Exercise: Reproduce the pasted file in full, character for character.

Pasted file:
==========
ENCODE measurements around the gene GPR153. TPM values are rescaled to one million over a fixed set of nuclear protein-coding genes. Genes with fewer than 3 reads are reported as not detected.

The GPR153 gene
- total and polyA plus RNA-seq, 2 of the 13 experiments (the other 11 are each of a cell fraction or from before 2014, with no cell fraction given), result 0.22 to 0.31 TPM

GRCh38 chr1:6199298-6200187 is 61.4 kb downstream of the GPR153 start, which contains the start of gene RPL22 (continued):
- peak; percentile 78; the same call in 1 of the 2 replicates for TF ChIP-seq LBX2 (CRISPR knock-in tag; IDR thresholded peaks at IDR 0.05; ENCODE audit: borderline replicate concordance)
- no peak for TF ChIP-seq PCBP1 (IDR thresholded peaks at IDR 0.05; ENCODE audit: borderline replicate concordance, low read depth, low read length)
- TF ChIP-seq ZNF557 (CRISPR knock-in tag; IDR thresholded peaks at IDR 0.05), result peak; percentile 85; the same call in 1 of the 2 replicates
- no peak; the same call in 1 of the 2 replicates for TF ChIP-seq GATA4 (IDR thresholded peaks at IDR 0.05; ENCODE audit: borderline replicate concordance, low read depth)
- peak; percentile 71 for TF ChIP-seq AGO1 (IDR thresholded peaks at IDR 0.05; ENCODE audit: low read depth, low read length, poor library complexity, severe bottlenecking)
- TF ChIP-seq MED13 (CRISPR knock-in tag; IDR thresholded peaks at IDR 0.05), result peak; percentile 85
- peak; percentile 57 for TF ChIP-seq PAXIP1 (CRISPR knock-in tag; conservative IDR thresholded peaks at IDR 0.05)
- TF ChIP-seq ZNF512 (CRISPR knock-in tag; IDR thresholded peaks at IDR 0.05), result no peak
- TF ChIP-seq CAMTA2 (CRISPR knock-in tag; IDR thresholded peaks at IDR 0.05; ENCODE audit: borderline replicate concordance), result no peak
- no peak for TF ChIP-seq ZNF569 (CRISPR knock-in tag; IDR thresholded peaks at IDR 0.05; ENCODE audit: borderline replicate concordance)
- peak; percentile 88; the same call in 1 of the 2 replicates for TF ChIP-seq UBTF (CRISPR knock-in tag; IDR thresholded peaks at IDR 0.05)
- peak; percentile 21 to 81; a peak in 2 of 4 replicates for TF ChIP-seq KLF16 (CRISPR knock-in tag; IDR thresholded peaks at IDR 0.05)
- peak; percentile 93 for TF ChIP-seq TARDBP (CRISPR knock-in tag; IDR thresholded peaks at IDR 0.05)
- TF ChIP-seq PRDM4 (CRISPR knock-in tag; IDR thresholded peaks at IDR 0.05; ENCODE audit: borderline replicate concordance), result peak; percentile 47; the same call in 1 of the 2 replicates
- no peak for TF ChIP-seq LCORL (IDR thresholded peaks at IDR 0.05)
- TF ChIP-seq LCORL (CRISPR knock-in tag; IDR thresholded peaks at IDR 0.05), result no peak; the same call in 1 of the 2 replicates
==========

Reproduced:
ENCODE measurements around the gene GPR153. TPM values are rescaled to one million over a fixed set of nuclear protein-coding genes. Genes with fewer than 3 reads are reported as not detected.

The GPR153 gene
- total and polyA plus RNA-seq, 2 of the 13 experiments (the other 11 are each of a cell fraction or from before 2014, with no cell fraction given), result 0.22 to 0.31 TPM

GRCh38 chr1:6199298-6200187 is 61.4 kb downstream of the GPR153 start, which contains the start of gene RPL22 (continued):
- peak; percentile 78; the same call in 1 of the 2 replicates for TF ChIP-seq LBX2 (CRISPR knock-in tag; IDR thresholded peaks at IDR 0.05; ENCODE audit: borderline replicate concordance)
- no peak for TF ChIP-seq PCBP1 (IDR thresholded peaks at IDR 0.05; ENCODE audit: borderline replicate concordance, low read depth, low read length)
- TF ChIP-seq ZNF557 (CRISPR knock-in tag; IDR thresholded peaks at IDR 0.05), result peak; percentile 85; the same call in 1 of the 2 replicates
- no peak; the same call in 1 of the 2 replicates for TF ChIP-seq GATA4 (IDR thresholded peaks at IDR 0.05; ENCODE audit: borderline replicate concordance, low read depth)
- peak; percentile 71 for TF ChIP-seq AGO1 (IDR thresholded peaks at IDR 0.05; ENCODE audit: low read depth, low read length, poor library complexity, severe bottlenecking)
- TF ChIP-seq MED13 (CRISPR knock-in tag; IDR thresholded peaks at IDR 0.05), result peak; percentile 85
- peak; percentile 57 for TF ChIP-seq PAXIP1 (CRISPR knock-in tag; conservative IDR thresholded peaks at IDR 0.05)
- TF ChIP-seq ZNF512 (CRISPR knock-in tag; IDR thresholded peaks at IDR 0.05), result no peak
- TF ChIP-seq CAMTA2 (CRISPR knock-in tag; IDR thresholded peaks at IDR 0.05; ENCODE audit: borderline replicate concordance), result no peak
- no peak for TF ChIP-seq ZNF569 (CRISPR knock-in tag; IDR thresholded peaks at IDR 0.05; ENCODE audit: borderline replicate concordance)
- peak; percentile 88; the same call in 1 of the 2 replicates for TF ChIP-seq UBTF (CRISPR knock-in tag; IDR thresholded peaks at IDR 0.05)
- peak; percentile 21 to 81; a peak in 2 of 4 replicates for TF ChIP-seq KLF16 (CRISPR knock-in tag; IDR thresholded peaks at IDR 0.05)
- peak; percentile 93 for TF ChIP-seq TARDBP (CRISPR knock-in tag; IDR thresholded peaks at IDR 0.05)
- TF ChIP-seq PRDM4 (CRISPR knock-in tag; IDR thresholded peaks at IDR 0.05; ENCODE audit: borderline replicate concordance), result peak; percentile 47; the same call in 1 of the 2 replicates
- no peak for TF ChIP-seq LCORL (IDR thresholded peaks at IDR 0.05)
- TF ChIP-seq LCORL (CRISPR knock-in tag; IDR thresholded peaks at IDR 0.05), result no peak; the same call in 1 of the 2 replicates